You will also be better placed to legally protect any money that you have put into the property so that you can take out your equity in the future should the relationship break up. Married couples will automatically divide any equity 50/50, whereas unmarried couples can have the division of equity protected in a deed of trust. This will be a benefit to you if you are the higher income earner or have put more savings into the property.
It is worth noting that if you were to marry at a later point, your marriage will override any previous deed of trust or wills that you have made.
Disadvantages of getting a joint mortgage before marriage
When buying a property with a partner before marriage you will need to make sure that you protect each person’s share in the property, as you are not automatically protected by marriage.
You and your partner may have put different amounts of money into the property, and want to protect your equity in the future. It is worth considering taking out a shared ownership agreement or a declaration of trust to protect everyone’s interests in the property. This will protect each person’s investment in the property and make it clear what would happen if one person wanted to sell their share.
If you get a mortgage with a partner before marriage, you may not automatically inherit your partner’s share of the home if they were to die. To protect yourself and your home in this situation you would need to speak to a solicitor and create a will that reflects both of your wishes or make sure that you have a joint tenancy agreement. By contrast, all assets owned by married couples are considered jointly owned and the surviving partner would automatically inherit the home.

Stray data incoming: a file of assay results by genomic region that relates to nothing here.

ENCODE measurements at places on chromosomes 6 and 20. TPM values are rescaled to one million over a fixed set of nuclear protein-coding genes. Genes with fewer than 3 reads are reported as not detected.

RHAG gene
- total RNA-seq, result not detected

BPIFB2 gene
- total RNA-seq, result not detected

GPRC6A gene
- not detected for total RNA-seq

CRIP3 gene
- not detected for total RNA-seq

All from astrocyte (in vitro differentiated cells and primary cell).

By speaking to a solicitor and completing the relevant legal documents, you can protect yourself and your investment when buying a property with someone to who you are not married.
Should you marry before buying a house together?
There’s no right or wrong answer to this question – it really depends on what you and your partner feel comfortable with. If you’re planning on getting married anyway, then it might make financial sense to do it before buying a house together. That way, you can take advantage of any tax breaks or benefits that may be available to married couples.
If you are not 100% sure that you want to get married, then it would make most sense to get a joint mortgage before marriage and make sure that you both protect your financial assets. This way you can enjoy your new home together knowing that you have prepared for the worst-case scenario.
Is It possible to get a joint mortgage if not married?